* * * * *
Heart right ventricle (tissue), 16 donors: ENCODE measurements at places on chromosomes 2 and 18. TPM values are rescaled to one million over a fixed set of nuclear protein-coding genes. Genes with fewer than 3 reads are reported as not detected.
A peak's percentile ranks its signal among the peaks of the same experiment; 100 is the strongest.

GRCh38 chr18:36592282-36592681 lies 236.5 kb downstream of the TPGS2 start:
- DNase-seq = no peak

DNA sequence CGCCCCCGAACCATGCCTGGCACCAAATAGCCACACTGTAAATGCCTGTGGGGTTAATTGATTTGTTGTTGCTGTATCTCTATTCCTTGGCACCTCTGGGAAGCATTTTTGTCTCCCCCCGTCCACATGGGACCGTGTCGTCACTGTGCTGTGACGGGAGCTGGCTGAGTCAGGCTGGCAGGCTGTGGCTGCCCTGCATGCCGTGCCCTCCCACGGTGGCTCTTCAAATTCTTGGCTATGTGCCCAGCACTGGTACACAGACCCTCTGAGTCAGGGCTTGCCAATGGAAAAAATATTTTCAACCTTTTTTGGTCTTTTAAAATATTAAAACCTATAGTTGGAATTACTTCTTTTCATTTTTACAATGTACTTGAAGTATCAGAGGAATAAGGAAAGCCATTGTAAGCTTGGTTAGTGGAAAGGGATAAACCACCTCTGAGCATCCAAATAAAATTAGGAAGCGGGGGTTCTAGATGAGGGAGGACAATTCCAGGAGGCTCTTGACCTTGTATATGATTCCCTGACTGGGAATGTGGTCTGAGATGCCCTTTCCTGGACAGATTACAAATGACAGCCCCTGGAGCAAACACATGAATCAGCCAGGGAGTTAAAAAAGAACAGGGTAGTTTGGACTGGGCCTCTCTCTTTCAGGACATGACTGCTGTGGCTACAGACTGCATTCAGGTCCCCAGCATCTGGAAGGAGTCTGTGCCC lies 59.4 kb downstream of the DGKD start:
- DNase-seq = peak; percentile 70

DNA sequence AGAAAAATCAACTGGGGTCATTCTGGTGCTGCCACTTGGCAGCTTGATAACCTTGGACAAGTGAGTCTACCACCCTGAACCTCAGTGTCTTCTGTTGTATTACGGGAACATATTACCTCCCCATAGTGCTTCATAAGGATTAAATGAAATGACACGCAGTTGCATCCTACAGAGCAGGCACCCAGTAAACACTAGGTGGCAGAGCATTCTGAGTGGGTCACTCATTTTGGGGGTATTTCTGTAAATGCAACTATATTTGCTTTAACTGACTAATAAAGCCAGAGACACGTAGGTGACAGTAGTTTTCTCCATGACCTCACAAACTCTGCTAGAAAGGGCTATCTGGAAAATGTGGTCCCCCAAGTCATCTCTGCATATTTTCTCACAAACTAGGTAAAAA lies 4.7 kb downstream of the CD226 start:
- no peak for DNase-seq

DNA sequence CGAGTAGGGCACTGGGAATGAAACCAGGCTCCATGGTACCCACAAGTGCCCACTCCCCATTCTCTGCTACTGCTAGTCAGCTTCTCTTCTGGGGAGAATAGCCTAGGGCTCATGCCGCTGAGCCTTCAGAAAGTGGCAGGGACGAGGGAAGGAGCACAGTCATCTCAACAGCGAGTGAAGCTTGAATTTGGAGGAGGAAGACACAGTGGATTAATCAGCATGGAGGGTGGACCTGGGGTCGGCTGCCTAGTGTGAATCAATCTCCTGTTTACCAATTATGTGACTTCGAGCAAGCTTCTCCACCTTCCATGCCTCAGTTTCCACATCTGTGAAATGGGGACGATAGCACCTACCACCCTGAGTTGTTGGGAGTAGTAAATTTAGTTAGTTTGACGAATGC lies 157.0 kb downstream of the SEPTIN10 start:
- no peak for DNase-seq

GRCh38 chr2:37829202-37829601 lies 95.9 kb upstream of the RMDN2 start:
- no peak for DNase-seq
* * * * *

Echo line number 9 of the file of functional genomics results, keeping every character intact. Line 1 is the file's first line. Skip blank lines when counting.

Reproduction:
DNA sequence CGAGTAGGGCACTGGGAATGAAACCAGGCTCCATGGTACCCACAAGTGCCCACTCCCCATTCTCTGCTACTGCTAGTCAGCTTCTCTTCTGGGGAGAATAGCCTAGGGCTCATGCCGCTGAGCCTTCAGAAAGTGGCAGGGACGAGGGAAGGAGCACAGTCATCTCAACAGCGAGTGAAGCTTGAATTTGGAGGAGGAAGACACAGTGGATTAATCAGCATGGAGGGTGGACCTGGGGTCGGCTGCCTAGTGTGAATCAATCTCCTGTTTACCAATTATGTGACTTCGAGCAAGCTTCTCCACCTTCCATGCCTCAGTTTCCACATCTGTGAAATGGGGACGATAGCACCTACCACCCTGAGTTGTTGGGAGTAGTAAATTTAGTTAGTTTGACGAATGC lies 157.0 kb downstream of the SEPTIN10 start: